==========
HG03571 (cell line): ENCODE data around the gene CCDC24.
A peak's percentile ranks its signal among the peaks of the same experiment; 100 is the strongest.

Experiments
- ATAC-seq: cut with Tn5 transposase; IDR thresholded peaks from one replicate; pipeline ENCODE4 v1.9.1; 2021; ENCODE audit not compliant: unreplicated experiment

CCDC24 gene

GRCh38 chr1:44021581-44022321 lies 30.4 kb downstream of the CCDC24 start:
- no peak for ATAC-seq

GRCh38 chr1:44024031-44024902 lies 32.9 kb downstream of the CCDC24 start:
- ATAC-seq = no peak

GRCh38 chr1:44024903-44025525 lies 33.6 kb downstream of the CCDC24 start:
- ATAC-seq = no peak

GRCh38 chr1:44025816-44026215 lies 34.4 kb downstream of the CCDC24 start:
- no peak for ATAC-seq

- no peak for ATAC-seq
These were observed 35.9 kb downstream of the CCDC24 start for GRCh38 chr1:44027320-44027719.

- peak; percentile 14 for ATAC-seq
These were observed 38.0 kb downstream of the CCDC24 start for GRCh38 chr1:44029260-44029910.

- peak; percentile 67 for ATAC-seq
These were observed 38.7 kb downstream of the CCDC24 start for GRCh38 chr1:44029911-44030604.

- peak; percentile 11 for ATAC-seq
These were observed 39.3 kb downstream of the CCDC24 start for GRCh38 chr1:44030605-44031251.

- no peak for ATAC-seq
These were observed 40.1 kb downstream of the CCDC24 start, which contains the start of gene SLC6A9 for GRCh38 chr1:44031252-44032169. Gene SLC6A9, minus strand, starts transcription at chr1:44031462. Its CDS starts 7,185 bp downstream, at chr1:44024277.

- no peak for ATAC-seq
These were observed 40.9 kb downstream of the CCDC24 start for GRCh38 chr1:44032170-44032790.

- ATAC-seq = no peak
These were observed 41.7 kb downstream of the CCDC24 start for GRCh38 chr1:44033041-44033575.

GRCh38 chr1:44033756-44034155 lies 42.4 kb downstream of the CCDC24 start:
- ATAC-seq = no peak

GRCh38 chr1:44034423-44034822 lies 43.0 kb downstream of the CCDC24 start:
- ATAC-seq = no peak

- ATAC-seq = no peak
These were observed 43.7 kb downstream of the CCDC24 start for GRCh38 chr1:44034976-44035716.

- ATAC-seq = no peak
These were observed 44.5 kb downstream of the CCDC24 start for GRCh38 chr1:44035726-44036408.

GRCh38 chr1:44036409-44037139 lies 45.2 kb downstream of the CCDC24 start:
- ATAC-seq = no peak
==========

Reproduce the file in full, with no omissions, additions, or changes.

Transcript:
HG03571 (cell line): ENCODE data around the gene CCDC24.
A peak's percentile ranks its signal among the peaks of the same experiment; 100 is the strongest.

Experiments
- ATAC-seq: cut with Tn5 transposase; IDR thresholded peaks from one replicate; pipeline ENCODE4 v1.9.1; 2021; ENCODE audit not compliant: unreplicated experiment

CCDC24 gene

GRCh38 chr1:44021581-44022321 lies 30.4 kb downstream of the CCDC24 start:
- no peak for ATAC-seq

GRCh38 chr1:44024031-44024902 lies 32.9 kb downstream of the CCDC24 start:
- ATAC-seq = no peak

GRCh38 chr1:44024903-44025525 lies 33.6 kb downstream of the CCDC24 start:
- ATAC-seq = no peak

GRCh38 chr1:44025816-44026215 lies 34.4 kb downstream of the CCDC24 start:
- no peak for ATAC-seq

- no peak for ATAC-seq
These were observed 35.9 kb downstream of the CCDC24 start for GRCh38 chr1:44027320-44027719.

- peak; percentile 14 for ATAC-seq
These were observed 38.0 kb downstream of the CCDC24 start for GRCh38 chr1:44029260-44029910.

- peak; percentile 67 for ATAC-seq
These were observed 38.7 kb downstream of the CCDC24 start for GRCh38 chr1:44029911-44030604.

- peak; percentile 11 for ATAC-seq
These were observed 39.3 kb downstream of the CCDC24 start for GRCh38 chr1:44030605-44031251.

- no peak for ATAC-seq
These were observed 40.1 kb downstream of the CCDC24 start, which contains the start of gene SLC6A9 for GRCh38 chr1:44031252-44032169. Gene SLC6A9, minus strand, starts transcription at chr1:44031462. Its CDS starts 7,185 bp downstream, at chr1:44024277.

- no peak for ATAC-seq
These were observed 40.9 kb downstream of the CCDC24 start for GRCh38 chr1:44032170-44032790.

- ATAC-seq = no peak
These were observed 41.7 kb downstream of the CCDC24 start for GRCh38 chr1:44033041-44033575.

GRCh38 chr1:44033756-44034155 lies 42.4 kb downstream of the CCDC24 start:
- ATAC-seq = no peak

GRCh38 chr1:44034423-44034822 lies 43.0 kb downstream of the CCDC24 start:
- ATAC-seq = no peak

- ATAC-seq = no peak
These were observed 43.7 kb downstream of the CCDC24 start for GRCh38 chr1:44034976-44035716.

- ATAC-seq = no peak
These were observed 44.5 kb downstream of the CCDC24 start for GRCh38 chr1:44035726-44036408.

GRCh38 chr1:44036409-44037139 lies 45.2 kb downstream of the CCDC24 start:
- ATAC-seq = no peak